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Timothy B. Lee

Timothy B. Lee

Timothy B. Lee covers technology policy, including copyright and patent law, telecom regulation, privacy, and free speech. He also writes about the economics of technology. He has previously written for Ars Technica and Forbes. You can follow him on Twitter or send him email.

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Brian Fung

Brian Fung covers technology for The Washington Post, focusing on electronic privacy, national security, digital politics and the Internet that binds it all together. He was previously the technology correspondent for National Journal and an associate editor at the Atlantic. His writing has also appeared in Foreign Policy, Talking Points Memo, the American Prospect and Nonprofit Quarterly. Follow Brian on Google+ .

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Andrea Peterson

Andrea Peterson covers technology policy for The Washington Post, with an emphasis on cybersecurity, consumer privacy, transparency, surveillance and open government. She also delves into the societal impacts of technology access and how innovation is intertwined with cultural development.

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Posted at 03:38 PM ET, 12/17/2012

Sprint announces deal to buy remaining Clearwire shares #thecircuit

Sprint, Clearwire: Sprint and Clearwire announced a new deal Monday which would give the nation’s third-largest carrier full ownership stake in Clearwire. The move would help Sprint build out its high-speed 4G LTE network.

The deal still requires regulatory approval and is contingent on the completion of Japanese carrier SoftBank’s plans to buy a 70 percent share of Sprint.

Google, FTC nearing deal: Google and the Federal Trade Commission are said to be nearing a deal that would end a 20-month investigation into the company's practices.

According to a report from The Washington Post, it appears that Google would agree to limit its ability to take small pieces of content from other Web sites and be more open to allowing marketers to move ads to other services. The deal would not, however, address accusations that Google has acted in an anticompetitive manner when it comes to search.

Twitter, Instagram and Facebook: The New York Times reported Monday that Instagram was in talks with Twitter about an acquisition just weeks before it announced it was being acquired by Facebook.

The report calls comments made by Instagram chief executive and co-founder Kevin Systrom, who has said under oath that the photo-sharing company had not received any formal acquisition offers from company other than Facebook while negotiating the acquisition deal that ultimately went through three months ago.

Unnamed people “close to Twitter and Facebook” contradict those claims, the report said, and say that the Instagram and Twitter had verbally agreed on a $525 million deal for Instagram in cash and Twitter shares.

German regulators look at Facebook naming: German data protection officials have issued an order against Facebook over its policy of requiring users to register for the site using their real names.

According to a release from the data protection office in Germany, the office alleges that Facebook is violating German data protection laws with its policy. Facebook, in the release, said that its policies comply with data protection laws in Ireland, where its European offices are based, and that those policies are in full compliance with European law.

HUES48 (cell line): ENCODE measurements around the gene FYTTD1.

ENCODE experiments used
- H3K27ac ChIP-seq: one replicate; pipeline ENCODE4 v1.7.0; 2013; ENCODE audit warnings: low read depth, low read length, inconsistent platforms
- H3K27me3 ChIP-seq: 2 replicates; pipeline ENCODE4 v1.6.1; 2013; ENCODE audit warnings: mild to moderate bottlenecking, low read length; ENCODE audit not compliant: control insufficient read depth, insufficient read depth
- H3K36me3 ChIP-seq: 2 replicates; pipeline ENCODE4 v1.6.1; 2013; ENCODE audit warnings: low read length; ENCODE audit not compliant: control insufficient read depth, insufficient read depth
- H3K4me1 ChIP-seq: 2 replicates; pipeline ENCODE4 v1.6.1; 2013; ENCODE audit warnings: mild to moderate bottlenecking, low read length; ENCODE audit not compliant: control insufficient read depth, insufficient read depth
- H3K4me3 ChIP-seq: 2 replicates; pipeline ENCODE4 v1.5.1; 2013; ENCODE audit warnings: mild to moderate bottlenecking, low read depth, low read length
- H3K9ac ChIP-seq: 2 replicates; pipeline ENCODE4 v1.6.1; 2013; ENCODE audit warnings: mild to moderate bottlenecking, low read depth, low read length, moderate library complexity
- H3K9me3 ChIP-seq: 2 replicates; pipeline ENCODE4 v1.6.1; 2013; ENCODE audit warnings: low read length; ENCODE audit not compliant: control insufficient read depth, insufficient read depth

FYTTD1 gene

Twitter testing archived data: Twitter is giving a small number of users the opportunity to download their entire Twitter archive, the company confirmed Monday. The news, first reported by the Next Web,  follows up on an announcement that Twitter Chief Executive Dick Costolo made to the Online News Association that he would push the company’s engineers to give users the option to download information from their accounts.

Users have long asked for Twitter to offer more data portability, and the company is providing data in a number of formats.

Privacy group files complaint against Nickelodeon: The Center for Digital Democracy filed a complaint against Nickelodeon on Monday over the company’s practices in a SpongeBob SquarePants game. The complaint alleges that the application asks children for personal information in violation of the Children’s Online Privacy Protection Act and does not adequately inform users about how it collects or uses personal information.

The FTC is expected to update its rules governing children’s privacy in the near future.

Nielsen, Twitter join forces: Nielsen and Twitter announced Monday that they have partnered on an initiative that puts the social network into a new light — as a ratings system. Twitter has long been used as an informal gauge of how popular or engaging a particular program is, but now Nielsen will use those ratings to complement its own data on what U.S. families are watching.

“Our users love the shared experience of watching television while engaging with other viewers and show talent. Twitter has become the world's digital water cooler, where conversations about TV happen in real time,” said Chloe Sladden, Twitter’s vice president of media in a statement.

By  |  03:38 PM ET, 12/17/2012

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